Best Practices for Managing Your Credit

When you are applying for a mortgage, car loan, home-equity line, insurance, home rental or job, be aware that your credit score may impact your application. Few other numbers help or hurt your life so deeply. Here’s how to find and improve this key indicator in your financial life.

Your credit score is likely from Fair Isaac Corp. (FICO), and takes into account factors in five major categories:

  • Your payment history (35%);
  • Amounts owed (30%);
  • Credit history length (15%);
  • New credit (10%); and
  • Mixed credit types (10%).

Your score falls between 300 and 850. Generally, any score above 750 denotes excellent credit, around 650 is considered fair and less than 600 is poor credit.

Review Your Credit History Once a Year

If you have a long history of consistently making payments on time, you’re considered a better credit risk. And it can actually be good to have accounts on your credit report without any activity, because it helps reduce your debt to credit ratio.

The amount you owe in outstanding debt is another factor in your score. Typically, someone who doesn’t use all of his or her revolving debt scores higher than someone who uses 100% – even if they pay it off every month. Keep your debt-to-credit ratio at 30% or less.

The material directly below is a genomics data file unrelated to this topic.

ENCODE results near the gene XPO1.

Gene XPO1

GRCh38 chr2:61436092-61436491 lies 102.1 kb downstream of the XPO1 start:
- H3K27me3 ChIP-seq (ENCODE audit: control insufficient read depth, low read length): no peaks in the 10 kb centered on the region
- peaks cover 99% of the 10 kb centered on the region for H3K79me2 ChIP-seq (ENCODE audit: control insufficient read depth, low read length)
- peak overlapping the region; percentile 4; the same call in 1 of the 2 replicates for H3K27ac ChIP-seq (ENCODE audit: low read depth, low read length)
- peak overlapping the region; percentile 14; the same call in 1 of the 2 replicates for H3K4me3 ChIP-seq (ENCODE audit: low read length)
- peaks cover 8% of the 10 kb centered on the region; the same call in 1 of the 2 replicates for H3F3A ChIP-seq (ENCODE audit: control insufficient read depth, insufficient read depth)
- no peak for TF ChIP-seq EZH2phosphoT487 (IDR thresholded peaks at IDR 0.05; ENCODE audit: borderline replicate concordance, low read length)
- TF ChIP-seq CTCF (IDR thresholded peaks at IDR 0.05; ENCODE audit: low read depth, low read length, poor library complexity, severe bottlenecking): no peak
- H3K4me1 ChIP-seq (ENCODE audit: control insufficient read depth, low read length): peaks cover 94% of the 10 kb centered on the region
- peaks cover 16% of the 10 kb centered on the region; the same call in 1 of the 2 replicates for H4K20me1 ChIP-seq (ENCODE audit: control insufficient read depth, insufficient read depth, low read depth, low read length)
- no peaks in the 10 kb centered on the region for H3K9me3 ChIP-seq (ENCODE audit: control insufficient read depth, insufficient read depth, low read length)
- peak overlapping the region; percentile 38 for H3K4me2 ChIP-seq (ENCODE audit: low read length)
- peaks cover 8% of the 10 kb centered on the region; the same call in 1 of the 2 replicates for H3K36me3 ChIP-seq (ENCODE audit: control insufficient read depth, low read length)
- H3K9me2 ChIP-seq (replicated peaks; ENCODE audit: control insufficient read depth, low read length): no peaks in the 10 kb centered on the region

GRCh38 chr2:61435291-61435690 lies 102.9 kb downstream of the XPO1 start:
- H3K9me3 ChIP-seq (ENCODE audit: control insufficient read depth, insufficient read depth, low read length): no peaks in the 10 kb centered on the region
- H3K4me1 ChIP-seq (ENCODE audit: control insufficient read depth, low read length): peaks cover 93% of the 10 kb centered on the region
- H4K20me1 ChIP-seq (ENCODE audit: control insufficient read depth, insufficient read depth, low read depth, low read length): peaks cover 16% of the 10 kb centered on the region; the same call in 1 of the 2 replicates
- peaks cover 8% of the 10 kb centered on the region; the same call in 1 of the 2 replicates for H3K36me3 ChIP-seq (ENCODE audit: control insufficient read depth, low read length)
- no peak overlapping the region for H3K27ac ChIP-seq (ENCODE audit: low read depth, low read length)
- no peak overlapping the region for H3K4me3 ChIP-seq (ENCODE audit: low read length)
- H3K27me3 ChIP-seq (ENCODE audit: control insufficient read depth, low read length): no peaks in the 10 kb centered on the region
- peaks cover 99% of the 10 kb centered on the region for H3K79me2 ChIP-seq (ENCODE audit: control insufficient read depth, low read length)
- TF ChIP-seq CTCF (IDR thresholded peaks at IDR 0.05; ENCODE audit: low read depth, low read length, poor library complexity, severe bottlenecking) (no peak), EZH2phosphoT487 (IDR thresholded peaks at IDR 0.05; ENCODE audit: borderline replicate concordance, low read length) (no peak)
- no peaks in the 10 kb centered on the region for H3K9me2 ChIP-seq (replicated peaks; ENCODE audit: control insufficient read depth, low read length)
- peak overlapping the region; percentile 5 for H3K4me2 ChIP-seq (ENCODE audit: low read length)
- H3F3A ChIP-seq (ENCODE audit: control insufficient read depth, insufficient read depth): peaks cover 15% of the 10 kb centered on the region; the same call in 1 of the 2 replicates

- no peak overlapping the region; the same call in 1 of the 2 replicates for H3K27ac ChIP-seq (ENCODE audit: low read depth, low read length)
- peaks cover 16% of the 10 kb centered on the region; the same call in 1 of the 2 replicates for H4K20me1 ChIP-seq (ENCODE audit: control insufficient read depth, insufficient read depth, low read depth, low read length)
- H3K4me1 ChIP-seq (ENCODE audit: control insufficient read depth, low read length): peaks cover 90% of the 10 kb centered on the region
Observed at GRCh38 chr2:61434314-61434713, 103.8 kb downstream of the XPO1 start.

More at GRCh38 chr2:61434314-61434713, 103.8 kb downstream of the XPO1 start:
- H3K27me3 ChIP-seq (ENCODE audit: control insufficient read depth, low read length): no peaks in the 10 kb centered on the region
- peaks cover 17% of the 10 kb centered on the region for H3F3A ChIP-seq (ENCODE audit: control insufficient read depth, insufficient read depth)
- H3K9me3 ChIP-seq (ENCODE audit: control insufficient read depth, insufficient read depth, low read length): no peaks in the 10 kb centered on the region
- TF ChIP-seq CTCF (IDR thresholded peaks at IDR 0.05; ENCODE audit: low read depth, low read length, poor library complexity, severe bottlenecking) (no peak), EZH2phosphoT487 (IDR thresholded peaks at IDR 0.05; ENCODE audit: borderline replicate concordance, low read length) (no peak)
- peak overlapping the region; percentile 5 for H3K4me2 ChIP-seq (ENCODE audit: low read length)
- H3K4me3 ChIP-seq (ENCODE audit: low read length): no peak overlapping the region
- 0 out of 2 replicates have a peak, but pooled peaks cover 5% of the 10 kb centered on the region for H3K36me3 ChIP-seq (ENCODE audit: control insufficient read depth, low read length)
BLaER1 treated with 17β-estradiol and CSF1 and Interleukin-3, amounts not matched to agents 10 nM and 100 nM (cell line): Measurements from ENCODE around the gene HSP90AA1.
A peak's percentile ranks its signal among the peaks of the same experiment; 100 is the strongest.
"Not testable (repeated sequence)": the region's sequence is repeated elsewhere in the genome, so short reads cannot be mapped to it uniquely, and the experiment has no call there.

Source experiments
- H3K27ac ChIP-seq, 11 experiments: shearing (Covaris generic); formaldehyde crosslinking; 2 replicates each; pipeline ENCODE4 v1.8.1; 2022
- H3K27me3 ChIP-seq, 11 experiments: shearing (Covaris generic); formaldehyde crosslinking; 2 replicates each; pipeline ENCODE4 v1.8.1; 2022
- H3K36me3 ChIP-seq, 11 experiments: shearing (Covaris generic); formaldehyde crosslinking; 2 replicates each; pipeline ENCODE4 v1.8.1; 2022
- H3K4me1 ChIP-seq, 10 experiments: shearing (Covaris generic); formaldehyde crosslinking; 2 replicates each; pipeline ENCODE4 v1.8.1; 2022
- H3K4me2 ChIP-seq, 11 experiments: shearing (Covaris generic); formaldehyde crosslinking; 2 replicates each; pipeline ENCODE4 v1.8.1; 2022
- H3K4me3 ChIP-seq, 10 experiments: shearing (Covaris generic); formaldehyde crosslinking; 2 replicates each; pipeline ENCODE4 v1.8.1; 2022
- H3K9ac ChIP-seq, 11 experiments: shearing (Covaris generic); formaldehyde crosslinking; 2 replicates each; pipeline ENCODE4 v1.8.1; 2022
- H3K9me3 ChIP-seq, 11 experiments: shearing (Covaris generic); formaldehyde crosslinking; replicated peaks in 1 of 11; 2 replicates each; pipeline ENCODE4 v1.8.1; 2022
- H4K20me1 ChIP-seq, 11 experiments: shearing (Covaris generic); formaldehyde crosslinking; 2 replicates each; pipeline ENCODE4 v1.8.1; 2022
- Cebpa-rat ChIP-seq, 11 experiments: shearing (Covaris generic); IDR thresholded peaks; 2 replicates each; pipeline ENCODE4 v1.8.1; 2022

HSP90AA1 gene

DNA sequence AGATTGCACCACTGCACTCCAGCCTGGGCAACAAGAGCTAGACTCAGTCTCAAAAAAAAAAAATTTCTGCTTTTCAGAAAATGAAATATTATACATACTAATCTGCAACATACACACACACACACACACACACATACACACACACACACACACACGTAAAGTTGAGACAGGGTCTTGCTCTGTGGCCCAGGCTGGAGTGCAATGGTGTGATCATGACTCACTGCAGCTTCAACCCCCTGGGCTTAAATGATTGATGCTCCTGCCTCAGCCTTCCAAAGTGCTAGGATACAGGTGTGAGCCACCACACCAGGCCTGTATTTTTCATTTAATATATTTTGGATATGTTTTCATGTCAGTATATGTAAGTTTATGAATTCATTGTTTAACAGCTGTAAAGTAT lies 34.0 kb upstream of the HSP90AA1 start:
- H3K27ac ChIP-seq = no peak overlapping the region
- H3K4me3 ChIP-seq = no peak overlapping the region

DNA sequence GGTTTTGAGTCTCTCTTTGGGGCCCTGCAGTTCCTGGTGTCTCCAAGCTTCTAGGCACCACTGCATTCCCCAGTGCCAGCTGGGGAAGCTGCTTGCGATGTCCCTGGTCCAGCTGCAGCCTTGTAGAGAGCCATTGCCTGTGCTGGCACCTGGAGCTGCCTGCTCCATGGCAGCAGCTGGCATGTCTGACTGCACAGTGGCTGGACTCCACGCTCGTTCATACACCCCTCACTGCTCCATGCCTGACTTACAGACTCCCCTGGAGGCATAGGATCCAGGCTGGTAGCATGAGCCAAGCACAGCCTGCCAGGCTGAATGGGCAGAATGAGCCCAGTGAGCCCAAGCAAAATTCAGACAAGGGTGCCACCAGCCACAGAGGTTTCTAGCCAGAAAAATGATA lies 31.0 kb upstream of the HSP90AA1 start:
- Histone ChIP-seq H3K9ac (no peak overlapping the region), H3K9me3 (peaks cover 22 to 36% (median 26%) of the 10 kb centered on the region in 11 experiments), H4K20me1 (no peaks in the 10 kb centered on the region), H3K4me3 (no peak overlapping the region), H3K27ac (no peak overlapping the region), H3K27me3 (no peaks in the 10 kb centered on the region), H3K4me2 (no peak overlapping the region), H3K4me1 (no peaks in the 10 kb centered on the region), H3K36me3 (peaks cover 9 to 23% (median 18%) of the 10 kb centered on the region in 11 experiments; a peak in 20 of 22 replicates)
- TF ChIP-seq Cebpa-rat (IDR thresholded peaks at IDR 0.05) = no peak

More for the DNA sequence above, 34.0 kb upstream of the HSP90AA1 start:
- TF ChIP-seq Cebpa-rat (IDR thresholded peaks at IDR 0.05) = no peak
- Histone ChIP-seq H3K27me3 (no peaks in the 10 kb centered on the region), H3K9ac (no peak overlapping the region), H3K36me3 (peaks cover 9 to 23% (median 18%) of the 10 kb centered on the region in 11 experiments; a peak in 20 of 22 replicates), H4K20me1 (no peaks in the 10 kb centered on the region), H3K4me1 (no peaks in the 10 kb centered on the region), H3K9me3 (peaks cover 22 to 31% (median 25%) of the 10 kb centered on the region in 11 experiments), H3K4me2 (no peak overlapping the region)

A Few Credit Tips

Naturally, a long history of good credit earns you a higher score than if you’re just beginning to build a credit rating. Some people worry that applying for lots of credit will hurt a score. This is not necessarily true: Some credit inquiries don’t even show up and FICO makes allowances for credit shopping such as for a mortgage or an auto loan.

Of course, you will not want to apply for credit that you don’t need and opening a lot of new credit accounts in a short period of time can hurt your score.

FICO also looks at your credit mix:

  • Installment debt that you pay off according to a regular schedule;
  • Revolving debt from any money that you borrowed in fluctuating amounts over a set time;
  • Your retail debt on stores’ accounts;
  • Your mortgage; and
  • Your debt from finance companies.

Your delinquencies, collections, bankruptcies and the time taken to resolve these issues naturally also come into play.

Information about unresolved problems typically stays on your record for seven to ten years.

Credit Steps to Take

Review your credit report at least once a year to ensure that it’s accurate, complete and up-to-date. Your inspection can also help you guard against identity theft or at least spot crooks early.

You can monitor your credit score by requesting a free annual report from the credit reporting agencies (Equifax, Experian and TransUnion) at www.annualcreditreport.com.

The Consumer Financial Protection Bureau reports that most (77%) complaints against the reporting agencies simply involve wrong information on reports, such as errors in personal information or the statuses of past accounts. Report and resolve discrepancies immediately.

And don’t let stories of bad-credit snarls and indelible debris of fraud discourage you: The big three agencies agreed to change how they handle errors and list unpaid medical bills, and promised to speed resolution for proven victims of fraud and ID theft.

The reality is that your credit score can open or close many doors. And good credit is one of the foundations on which solid financial planning is built.

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